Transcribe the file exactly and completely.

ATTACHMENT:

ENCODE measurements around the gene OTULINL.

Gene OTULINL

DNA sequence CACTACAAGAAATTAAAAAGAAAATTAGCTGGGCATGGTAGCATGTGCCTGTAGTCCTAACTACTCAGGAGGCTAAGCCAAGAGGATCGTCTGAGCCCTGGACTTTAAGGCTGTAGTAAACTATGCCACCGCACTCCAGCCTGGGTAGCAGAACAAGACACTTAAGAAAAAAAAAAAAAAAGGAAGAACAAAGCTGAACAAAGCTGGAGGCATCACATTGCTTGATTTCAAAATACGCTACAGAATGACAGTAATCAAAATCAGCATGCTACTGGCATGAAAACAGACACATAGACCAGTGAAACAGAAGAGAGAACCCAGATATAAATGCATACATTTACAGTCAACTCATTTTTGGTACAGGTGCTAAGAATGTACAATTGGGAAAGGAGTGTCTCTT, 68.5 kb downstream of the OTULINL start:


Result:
ENCODE measurements around the gene OTULINL.

Gene OTULINL

DNA sequence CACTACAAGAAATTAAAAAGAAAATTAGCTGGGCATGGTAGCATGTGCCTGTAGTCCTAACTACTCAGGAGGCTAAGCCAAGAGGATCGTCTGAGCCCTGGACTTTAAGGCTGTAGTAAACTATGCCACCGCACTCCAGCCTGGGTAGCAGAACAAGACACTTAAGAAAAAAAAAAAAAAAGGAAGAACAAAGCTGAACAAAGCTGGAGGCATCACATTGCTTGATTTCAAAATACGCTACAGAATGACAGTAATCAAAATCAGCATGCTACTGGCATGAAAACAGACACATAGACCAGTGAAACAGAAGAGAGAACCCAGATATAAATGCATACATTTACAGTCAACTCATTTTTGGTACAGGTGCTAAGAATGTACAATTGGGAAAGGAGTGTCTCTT, 68.5 kb downstream of the OTULINL start: